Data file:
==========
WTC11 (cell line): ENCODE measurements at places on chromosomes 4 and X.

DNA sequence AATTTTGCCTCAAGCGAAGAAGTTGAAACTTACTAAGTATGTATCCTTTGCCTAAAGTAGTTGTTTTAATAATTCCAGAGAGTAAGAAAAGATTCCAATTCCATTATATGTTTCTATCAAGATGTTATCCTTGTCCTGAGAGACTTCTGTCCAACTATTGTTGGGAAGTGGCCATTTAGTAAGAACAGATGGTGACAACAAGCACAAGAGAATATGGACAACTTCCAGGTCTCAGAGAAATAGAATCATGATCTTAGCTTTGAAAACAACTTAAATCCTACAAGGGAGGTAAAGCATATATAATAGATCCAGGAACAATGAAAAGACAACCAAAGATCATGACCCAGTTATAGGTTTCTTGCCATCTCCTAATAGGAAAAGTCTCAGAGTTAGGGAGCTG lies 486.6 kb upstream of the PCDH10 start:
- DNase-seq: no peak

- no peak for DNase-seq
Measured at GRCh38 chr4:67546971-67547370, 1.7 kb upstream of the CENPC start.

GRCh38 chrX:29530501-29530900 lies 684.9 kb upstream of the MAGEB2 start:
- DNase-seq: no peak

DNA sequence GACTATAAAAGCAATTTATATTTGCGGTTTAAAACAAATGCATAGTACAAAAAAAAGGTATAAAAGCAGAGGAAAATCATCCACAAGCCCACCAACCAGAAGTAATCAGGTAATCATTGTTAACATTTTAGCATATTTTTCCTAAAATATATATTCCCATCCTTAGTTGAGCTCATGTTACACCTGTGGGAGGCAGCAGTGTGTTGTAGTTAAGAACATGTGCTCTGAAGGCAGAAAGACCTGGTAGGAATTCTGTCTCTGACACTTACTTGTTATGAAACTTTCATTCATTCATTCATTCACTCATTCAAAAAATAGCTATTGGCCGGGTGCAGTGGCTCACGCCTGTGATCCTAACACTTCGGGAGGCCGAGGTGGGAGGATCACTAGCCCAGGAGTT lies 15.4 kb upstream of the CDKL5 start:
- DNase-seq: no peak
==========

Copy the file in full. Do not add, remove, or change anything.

WTC11 (cell line): ENCODE measurements at places on chromosomes 4 and X.

DNA sequence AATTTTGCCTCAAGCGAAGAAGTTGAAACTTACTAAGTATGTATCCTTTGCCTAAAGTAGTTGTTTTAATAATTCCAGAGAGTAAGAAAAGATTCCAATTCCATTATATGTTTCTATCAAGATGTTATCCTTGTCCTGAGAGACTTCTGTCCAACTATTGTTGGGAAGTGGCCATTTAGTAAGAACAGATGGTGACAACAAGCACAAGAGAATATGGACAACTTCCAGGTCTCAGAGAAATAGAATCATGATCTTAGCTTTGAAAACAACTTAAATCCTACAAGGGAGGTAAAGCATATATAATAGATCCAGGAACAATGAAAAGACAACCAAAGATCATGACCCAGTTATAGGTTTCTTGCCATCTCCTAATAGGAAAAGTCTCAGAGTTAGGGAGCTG lies 486.6 kb upstream of the PCDH10 start:
- DNase-seq: no peak

- no peak for DNase-seq
Measured at GRCh38 chr4:67546971-67547370, 1.7 kb upstream of the CENPC start.

GRCh38 chrX:29530501-29530900 lies 684.9 kb upstream of the MAGEB2 start:
- DNase-seq: no peak

DNA sequence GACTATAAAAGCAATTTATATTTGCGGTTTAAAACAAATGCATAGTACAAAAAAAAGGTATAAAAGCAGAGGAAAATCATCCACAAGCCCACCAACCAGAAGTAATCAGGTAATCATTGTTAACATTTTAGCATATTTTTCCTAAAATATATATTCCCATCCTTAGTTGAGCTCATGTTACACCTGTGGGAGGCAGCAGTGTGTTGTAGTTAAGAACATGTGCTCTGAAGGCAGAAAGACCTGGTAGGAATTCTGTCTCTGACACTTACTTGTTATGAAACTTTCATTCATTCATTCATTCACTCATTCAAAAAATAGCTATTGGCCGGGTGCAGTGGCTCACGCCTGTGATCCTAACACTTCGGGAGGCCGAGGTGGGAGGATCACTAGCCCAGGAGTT lies 15.4 kb upstream of the CDKL5 start:
- DNase-seq: no peak